Expanding Safe Spaces 

IMG_0312By: Will O’Brien, Social Media Intern 2015

Yesterday evening I had he privilege of attending a prayer vigil. This in itself is not a unique or infrequent occurrence for me over the course of the past months. This one however struck a different chord for me; I felt that a safe space had been created for all in attendance. This is a feat that is rarely accomplished, and is made even more remarkable due to the nature of the vigil – an interfaith vigil for peace in Israel-Palestine.​

As an Arabic speaking Christian who is dating a Jew, this is an issue that is becoming increasingly present, confusing, and meaningful in my daily life. The firestorm of rhetoric from all sides is ceaseless, and increasing more rapidly than the violence in the region over the past month. A topic with multiple facets – a small sliver of land thousands of miles away.

​However, among this constant bombardment of the twenty-four hour news cycle, forty plus people of all different faiths, ideals, and nationalities set these matters aside. They came together for a shared ideal that they all appear to place above everything else – peace. We held our electric indoor fire safe candles in silence before hearing prayers for peace from both the Muslim and Jewish tradition read in Arabic, Hebrew, and English. This was not a forum for debate, discussion, or argumentation. This was a space of grieving, hope, and safety.

​The most impactful effect of this safe place was the observation of my friend from the Arabian Gulf who had never heard this Jewish prayer read in Hebrew before. He was amazed at how much he understood and how similar the requests of the prayers were. For the first time the opportunity was presented for him to consider these commonalities with the goal to be understanding and not refuting.

​Before we could begin to ask for safety for others without a sense of safety among our own little group. The vigil closed with a word or two about getting to know everyone in the circle and seeing who around us cared and felt passionately about the issue at hand. Trying to take this safe space with us to create a network of safe spaces on a small college campus, that might spread into the surrounding communities, and maybe some day to that small sliver of land thousands of miles away.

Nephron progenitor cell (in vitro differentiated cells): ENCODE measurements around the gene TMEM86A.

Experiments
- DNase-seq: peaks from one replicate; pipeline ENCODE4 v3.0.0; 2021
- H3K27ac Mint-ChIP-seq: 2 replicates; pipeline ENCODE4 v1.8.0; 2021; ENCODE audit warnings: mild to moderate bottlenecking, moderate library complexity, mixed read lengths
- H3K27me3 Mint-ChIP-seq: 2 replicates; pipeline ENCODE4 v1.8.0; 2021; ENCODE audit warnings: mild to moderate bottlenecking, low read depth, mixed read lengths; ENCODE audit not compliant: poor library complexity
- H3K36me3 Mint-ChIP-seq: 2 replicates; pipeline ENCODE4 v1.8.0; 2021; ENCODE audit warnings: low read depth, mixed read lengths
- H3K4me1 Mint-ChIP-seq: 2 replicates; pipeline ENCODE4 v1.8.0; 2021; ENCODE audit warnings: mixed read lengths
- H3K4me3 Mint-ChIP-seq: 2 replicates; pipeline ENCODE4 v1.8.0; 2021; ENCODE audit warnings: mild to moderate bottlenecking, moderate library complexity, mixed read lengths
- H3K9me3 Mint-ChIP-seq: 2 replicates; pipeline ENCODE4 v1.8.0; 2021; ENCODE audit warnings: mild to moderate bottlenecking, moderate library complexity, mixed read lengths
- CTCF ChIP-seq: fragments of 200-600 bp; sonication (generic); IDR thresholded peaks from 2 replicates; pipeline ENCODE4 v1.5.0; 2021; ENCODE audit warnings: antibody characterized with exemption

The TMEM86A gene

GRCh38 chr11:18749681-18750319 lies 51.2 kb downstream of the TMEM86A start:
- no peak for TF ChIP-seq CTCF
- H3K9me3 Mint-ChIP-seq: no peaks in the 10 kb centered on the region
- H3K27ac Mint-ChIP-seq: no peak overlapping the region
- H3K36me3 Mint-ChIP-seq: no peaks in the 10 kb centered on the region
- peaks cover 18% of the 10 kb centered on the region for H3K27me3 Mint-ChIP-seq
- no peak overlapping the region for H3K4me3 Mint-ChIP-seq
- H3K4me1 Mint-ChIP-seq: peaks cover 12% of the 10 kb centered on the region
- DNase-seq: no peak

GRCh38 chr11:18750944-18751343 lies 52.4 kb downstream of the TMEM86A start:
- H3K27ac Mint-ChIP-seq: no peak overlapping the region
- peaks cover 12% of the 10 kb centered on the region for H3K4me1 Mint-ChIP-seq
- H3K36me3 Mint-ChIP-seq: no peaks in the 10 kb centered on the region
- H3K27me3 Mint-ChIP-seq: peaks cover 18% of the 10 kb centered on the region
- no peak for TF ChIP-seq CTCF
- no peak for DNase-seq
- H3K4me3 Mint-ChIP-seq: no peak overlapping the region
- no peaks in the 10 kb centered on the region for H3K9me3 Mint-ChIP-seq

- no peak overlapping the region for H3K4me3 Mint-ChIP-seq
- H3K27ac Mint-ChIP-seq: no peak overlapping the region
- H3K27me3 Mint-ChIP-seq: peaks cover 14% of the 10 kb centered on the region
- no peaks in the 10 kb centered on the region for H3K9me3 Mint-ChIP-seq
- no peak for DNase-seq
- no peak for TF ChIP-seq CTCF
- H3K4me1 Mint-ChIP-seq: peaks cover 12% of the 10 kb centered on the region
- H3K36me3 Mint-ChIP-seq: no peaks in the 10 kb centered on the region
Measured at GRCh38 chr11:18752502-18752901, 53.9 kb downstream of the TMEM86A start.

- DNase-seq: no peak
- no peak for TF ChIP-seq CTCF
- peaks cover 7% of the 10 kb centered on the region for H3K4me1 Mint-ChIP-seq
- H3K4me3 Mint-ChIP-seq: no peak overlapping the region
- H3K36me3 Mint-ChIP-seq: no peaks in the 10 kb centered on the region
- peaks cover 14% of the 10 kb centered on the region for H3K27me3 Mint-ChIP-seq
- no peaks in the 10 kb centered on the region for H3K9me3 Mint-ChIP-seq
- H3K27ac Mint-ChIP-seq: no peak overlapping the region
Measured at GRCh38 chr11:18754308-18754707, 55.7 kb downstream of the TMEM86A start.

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Accepting Where I’m From

By: Will O’Brien, Social Media Intern 2015

I have spent the last three years of my life going new places, meeting new people, and trying new things, but I have always had a benchmark. The control in my life experiment is always my family and my hometown. However, simply saying “St. Louis” when people asked me where I am from never seemed sufficient. I felt it wasn’t the complete picture of my background that everyone thought it was and most people from the Northeast needed me to pull out a map to show them where exactly that “small southern town” was.

The effort to truly accept my hometown, which has been particularly difficult with the media coverage we have been getting over the course of the past year, has not been easy. However, this past week I made a breakthrough. My sister sent me an exercise from one of her classes for graduate school. It was an adult Mad-Libs of sorts to the form on George Ella Lyon’s Poem “Where I’m From.” My sister and I have not yet had the opportunity to sit down and compare notes, but taking 15 minutes out of my day to reflect and accept my roots was refreshing. I was also very intrigued when an article on Lyon’s passing mentioned a traditional religious upbringing. Both my liberal Protestant and Roman Catholic upbringings still have strong influences on my worldview that I am constantly sorting out and accepting for myself.

Below are Lyon’s original poem, a fill in the blank style template, and my personal variation on his theme. They have helped me find some acceptance of my roots, and I hope they help you do the same.

Where I’m From

By: George Ella Lyon

I am from clothespins,
from Clorox and carbon-tetrachloride.
I am from the dirt under the back porch.
(Black, glistening,
it tasted like beets.)